Post-spawn, Durick sees Red River channel cats start moving downstream to find more food. Bordering state and provincial fishery biologists have documented larger fish as you proceed downstream, likely taking advantage of more available forage, namely goldeye.

Durick says post-spawn fishing mirrors the pre-spawn, but you work it downstream instead of upstream. He looks at deeper holes, faster water and snag piles. Some years, he says, pre-spawn and post-spawn periods fish so similarly, you don’t miss a beat. But usually the spawn is spread out, and he suggests anglers will catch the same number of fish—they’ll just be skinnier after the spawn.

For his spring and summer fishing, Durick uses a Carolina rig with a 9- to 12-inch snell and a Berkley Fusion19 8/0 circle hook. He uses whatever bait is working best at the time—cut goldeye, sucker, chubs or frogs. He adjusts the weight to the current and suggests that—at least on the Red River—"any time you need more than 5 ounces, you are in the wrong spot."

Durick has started using small-engine fuel line tubing as a knot protector above his swivel. He says it’s more expensive than surgical tubing, which he’s also used, but it’s more durable.


Captain Chris Jones of Catfish Pursuit Guide Service (, guides on Missouri’s Lake of the Ozarks and absolutely loves blue catfish. He chases these fish all across the reservoir’s 92 miles from Truman Dam to Bagnell Dam, trying to pinpoint which small rivers and feeder creeks blue cats prefer and which main-lake spots are producing the best.

When spring rains or flooding adds water to the reservoir, Jones says the lake fishes more like a river due to the substantial current. Prior to the spawn, he sees fish in as little as a foot of water in long, mid-lake bays usually feeding on winterkill shad.

Fish then transition to main channels, sharp ledges and drop-offs, and Jones looks for mud flats that lead to a drop-off. He says blue cats stack up on those ledges because they’re ambush points for bait.

There’s a natural slowdown as blue cats spawn, which Jones takes in stride. He says it typically occurs in June, and while there’s a definite break in the action, you can still catch fish.

After blue catfish spawn, they often move around, spreading out a lot. Jones does the same, going on the hunt for these post-spawn fish. Compounding the issue of fish spreading out, however, is the fact that they don’t all spawn—and finish spawning—at the same time. The main way Jones combats both problems is spending a lot of time searching with his sonar.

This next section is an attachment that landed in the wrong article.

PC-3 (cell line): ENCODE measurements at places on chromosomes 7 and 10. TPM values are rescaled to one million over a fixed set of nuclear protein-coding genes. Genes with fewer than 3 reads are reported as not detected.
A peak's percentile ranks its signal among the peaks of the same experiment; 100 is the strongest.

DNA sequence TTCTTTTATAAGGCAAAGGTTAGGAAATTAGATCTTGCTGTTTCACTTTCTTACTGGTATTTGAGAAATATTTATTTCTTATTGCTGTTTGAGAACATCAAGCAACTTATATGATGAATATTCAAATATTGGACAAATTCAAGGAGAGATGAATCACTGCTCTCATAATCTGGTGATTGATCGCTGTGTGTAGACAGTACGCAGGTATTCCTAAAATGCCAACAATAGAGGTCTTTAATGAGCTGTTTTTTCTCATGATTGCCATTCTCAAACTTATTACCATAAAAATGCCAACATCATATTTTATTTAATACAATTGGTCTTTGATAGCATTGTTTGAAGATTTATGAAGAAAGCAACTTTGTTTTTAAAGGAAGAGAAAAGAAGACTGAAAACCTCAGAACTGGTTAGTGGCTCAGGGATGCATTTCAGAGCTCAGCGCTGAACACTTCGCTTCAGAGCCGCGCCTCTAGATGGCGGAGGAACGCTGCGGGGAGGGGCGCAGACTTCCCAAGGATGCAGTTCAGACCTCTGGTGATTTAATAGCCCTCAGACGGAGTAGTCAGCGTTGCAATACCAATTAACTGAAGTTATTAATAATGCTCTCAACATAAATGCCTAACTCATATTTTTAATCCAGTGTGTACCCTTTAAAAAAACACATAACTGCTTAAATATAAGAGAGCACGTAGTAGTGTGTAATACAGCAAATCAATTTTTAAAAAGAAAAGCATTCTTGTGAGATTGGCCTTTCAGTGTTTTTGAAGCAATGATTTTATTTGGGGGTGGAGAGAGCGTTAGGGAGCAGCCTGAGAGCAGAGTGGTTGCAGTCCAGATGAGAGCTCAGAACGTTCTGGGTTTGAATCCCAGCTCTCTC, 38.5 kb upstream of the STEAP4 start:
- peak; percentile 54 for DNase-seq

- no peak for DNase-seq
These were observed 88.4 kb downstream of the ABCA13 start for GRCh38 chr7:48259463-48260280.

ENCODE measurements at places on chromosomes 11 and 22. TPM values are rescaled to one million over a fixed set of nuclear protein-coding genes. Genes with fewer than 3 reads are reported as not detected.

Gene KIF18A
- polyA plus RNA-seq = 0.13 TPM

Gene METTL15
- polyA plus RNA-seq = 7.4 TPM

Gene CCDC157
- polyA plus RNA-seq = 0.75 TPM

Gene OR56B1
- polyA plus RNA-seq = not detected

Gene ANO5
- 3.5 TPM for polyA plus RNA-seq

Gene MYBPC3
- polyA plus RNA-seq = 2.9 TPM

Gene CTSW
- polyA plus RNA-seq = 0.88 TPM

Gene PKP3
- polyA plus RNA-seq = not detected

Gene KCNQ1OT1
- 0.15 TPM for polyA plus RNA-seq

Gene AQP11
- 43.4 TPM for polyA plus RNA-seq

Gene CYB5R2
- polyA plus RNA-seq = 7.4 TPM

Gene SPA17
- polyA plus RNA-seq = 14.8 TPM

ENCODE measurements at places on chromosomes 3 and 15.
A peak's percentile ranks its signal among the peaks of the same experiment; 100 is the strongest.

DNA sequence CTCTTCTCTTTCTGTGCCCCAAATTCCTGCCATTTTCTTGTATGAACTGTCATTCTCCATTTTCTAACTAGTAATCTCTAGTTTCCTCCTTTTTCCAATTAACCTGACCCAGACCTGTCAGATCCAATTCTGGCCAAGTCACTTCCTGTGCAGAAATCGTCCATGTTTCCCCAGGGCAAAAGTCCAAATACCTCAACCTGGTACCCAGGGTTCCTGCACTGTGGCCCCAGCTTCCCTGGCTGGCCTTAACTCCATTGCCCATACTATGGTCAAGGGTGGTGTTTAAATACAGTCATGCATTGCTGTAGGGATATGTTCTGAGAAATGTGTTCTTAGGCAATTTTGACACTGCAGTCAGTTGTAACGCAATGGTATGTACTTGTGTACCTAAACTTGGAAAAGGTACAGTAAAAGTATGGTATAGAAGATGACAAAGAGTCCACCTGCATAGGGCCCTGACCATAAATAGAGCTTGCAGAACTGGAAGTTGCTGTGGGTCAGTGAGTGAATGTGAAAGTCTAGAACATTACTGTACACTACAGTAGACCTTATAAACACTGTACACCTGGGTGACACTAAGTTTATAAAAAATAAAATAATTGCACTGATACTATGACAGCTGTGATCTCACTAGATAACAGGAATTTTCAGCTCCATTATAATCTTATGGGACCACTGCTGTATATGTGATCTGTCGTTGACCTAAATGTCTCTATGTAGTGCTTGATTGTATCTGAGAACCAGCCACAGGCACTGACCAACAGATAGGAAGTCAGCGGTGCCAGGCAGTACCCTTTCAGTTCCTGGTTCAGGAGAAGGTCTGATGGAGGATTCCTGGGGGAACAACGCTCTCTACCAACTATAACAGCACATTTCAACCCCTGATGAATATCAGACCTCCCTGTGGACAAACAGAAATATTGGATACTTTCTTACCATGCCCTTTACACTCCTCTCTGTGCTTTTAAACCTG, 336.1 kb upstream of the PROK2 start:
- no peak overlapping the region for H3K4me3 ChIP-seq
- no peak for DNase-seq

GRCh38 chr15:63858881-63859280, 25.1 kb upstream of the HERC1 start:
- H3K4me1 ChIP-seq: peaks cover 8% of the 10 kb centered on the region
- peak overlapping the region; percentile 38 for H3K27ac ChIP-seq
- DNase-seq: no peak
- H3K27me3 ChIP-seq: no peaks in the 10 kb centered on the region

Spawning Blue Catfish
Just before the spawn, blue cats often hold on ledges and drop-offs and in main channels of a reservoir. After, they tend to roam. You’ll have to do the same to find them. (Photo by Keith Sutton)

Where he finds post-spawn blue cats often depends on the water temperature. If the lake doesn’t have a thermocline, he fishes deep water, holes in the outside bends of the river channel or along those same pre-spawn ledges. Conversely, if Lake of the Ozarks does build a good thermocline, then Jones must go shallower in order to find depth transitions or neckdowns.

Jones prefers drift fishing for blue cats in the summer so he can cover water. He usually ties a Santee rig with 2 ounces of weight and a float and goes on the hunt. Other times, he’ll drift three-way rigs. He likes using Mustad 10/0 extra-fine wire UltraPoint circle hooks on 60-pound monofilament. Then, for a dropper, he’ll use an 8-inch segment of 30-pound monofilament with a weight heavy enough to keep baits on the bottom, depending on depth.


Five big Midwestern rivers with catfish to match.


You can get after some big flatheads and channel catfish in either fork of the White River in Indiana. Try hopping snags and fishing current seams for a shot at either species.


From Granite Falls to its confluence with the Mississippi River, the Minnesota has tremendous channel and flathead catfish angling. Hit the upper portions for bedrock fishing, or ply the many accumulated snags on the downstream end closer to the Twin Cities.


Tangle with channel cats and flatheads from Prairie du Sac and on downstream. The Lower Wisconsin kicks out some plus-size fish.


The Mississippi is a reliable option for Minnesota, Wisconsin, Iowa, Illinois and Missouri anglers. Huge catfish can be caught on Old Man River throughout the summer period. Try setting up in backwater side channels where flow slows and baitfish are thick, which draws in flatheads. You can also find channels and blues in channel swings and tucked behind wing dams on the main branch.


The Missouri River offers opportunities for huge channel, flatheads and blue catfish. Upstream in South Dakota, you can fish it like a major river, but once it reaches Nebraska, Iowa and Missouri, it gets so big that you either need to get larger gear or focus on habitat off the main channel. Seek out discharge from USGS gauging stations and find something that suits your comfort level.